More schools are experimenting with the use of tablets in classrooms. Students make assignments on the internet and teachers are using tablets as a supportive tool during class-hours. In our previous article we provided some long-term arguments why digital tools in classrooms should be stimulated. In order to prepare our children for a society that is digitizing at a vast pace and an economy where information-based services and ICT are creating new sectors, making our children familiar with technology is crucial. The degree of integrating tablets varies from replacing all textbooks by tablets, to using it only supportively during class-hours. However, there are some practical issues with the integration of tablets in our children’s curriculum that deserve attention.
Tablets don’t come cheap and depending on the country, methods to finance the tablets vary. In some cases the tablets are (partially) funded by governments while in others parents have to contribute. It is important that these measures are feasible for every child, apart from social background. Preparing children for our digitized society should be happening on the same speed for everybody so that we don’t enlarge the digital gap. When looking at the financial aspect, we should also compare the purchase of a tablet to the purchase of textbooks over the years. Educational content is rarely free, so every school should conduct some research where costs of textbooks and apps are compared.
According to a study by Pew Research Center’s Internet & American Life Project, the use of technology in classrooms has a negative impact on children’s writing skills. It has become easier to copy & paste information from internet sources without checking them properly and our children use formal and informal language together. Here we can identify two problems: writing and media literacy.
Writing on tablets
Parents, teachers and educational institutions have expressed fears that tablets would have a negative effect on basic skills such as writing. Tablets aren’t tools that were made to write on. In order to write, your wrist needs a surface to rest upon, which a tablet doesn’t provide. Tablets should be used in supportive contexts and not to teach children basic and important skills. We don’t want to say that apps to improve your child’s writing skills are useless, but they should be used as a tool to practice, and not to teach.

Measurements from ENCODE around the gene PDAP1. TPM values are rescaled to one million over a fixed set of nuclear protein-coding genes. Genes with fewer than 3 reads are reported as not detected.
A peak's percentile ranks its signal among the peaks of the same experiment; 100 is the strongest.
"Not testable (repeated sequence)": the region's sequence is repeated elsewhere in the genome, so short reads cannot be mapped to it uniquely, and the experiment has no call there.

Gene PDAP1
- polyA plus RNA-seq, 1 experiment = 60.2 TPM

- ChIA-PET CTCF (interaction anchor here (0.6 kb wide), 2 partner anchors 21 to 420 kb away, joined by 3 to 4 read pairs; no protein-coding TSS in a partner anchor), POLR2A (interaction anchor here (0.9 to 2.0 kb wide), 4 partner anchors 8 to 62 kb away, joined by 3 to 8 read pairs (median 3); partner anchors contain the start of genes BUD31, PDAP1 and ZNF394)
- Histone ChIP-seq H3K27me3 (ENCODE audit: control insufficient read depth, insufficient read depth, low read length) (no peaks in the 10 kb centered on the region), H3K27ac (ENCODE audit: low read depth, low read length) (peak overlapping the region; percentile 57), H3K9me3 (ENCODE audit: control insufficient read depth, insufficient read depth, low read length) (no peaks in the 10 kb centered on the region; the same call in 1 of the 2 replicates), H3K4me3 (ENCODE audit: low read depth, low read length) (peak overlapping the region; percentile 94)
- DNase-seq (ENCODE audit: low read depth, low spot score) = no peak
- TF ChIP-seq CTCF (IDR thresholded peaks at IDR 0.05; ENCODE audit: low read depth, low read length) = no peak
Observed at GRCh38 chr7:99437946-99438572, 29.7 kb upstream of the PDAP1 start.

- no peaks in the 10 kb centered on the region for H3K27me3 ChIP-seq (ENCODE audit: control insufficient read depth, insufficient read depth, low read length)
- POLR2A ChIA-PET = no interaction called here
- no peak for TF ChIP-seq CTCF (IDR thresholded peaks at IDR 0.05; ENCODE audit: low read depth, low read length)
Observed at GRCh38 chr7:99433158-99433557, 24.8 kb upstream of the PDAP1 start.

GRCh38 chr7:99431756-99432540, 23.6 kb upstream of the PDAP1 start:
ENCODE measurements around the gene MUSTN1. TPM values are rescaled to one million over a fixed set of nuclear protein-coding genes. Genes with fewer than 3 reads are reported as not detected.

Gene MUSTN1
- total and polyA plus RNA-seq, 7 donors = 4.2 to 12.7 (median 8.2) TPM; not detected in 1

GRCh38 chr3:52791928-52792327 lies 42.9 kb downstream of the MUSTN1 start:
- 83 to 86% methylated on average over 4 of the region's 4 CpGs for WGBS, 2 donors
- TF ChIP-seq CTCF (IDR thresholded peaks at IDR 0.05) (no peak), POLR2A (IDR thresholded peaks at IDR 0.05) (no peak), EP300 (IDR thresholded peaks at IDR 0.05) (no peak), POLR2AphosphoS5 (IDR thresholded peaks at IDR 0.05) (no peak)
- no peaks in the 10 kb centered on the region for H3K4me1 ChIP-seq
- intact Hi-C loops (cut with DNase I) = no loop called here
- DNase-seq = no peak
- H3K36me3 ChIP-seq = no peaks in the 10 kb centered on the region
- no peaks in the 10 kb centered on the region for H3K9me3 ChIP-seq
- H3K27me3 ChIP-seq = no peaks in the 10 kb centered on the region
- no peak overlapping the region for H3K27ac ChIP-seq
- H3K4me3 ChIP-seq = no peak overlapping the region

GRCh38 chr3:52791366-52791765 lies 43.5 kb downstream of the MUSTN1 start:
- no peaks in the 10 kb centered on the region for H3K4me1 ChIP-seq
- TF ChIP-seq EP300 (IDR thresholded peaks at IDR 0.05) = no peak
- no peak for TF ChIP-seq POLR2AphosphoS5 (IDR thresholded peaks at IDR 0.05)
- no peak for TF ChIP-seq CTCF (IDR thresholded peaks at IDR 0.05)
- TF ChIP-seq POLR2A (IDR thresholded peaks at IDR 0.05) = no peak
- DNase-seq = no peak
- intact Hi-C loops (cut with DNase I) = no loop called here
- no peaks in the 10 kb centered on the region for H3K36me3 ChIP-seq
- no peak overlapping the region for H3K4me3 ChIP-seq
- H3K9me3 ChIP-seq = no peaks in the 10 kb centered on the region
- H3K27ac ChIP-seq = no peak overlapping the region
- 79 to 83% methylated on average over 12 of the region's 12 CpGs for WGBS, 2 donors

The “copy and paste” attitude where sources aren’t always selected for their academic relevance becomes untenable when students start writing papers in university. When we are digitizing our classrooms, we should also provide the opportunity for children to be educated in media literacy: identifying texts and its characteristics, looking for reliable sources, and using digital tools efficient. Students should be trained more in having a critical attitude when using the internet in order to identify the right sources. Nowadays, too many students get lots in information flows because they fail in identifying the correct parameters to find what they are looking for on the internet.
It is still too early to measure effects and make scientific conclusions about the effects of tablets on children. Currently we’re still in the phase of trying to find a balance and trying to answer questions as to when tablets are good and when we should put them away. For some children, the use of tablets helps them to focus in the classroom while others perceive them more as a toy than an educational tool. What we can state for sure, is that the transition to digital classrooms shouldn’t be too swift and should be framed in a responsible program where children get equal changes and learn how to use these new tools efficient.